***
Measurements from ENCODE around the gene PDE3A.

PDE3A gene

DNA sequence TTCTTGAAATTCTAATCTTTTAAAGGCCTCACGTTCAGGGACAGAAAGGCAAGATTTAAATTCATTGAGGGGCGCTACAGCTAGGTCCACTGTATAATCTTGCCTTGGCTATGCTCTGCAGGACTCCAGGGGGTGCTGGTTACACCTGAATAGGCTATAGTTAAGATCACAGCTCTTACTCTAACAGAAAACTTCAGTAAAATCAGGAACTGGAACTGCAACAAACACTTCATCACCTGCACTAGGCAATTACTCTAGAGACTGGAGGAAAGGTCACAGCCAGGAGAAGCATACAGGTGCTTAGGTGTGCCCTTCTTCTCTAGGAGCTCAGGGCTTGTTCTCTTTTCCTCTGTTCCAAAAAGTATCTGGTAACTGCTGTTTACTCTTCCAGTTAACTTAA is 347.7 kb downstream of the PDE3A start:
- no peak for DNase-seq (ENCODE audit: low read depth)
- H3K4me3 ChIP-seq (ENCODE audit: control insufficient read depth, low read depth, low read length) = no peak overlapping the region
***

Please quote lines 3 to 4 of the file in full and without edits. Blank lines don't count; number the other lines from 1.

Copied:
DNA sequence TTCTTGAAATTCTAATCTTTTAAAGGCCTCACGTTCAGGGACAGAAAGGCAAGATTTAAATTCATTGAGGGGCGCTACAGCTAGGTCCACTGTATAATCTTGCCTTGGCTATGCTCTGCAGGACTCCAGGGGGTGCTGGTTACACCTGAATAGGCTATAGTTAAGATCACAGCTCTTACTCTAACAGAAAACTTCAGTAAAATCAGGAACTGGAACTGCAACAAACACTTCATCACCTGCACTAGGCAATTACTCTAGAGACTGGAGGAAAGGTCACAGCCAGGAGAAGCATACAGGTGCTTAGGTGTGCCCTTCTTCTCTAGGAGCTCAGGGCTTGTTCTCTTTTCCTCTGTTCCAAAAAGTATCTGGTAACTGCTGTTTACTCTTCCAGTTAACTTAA is 347.7 kb downstream of the PDE3A start:
- no peak for DNase-seq (ENCODE audit: low read depth)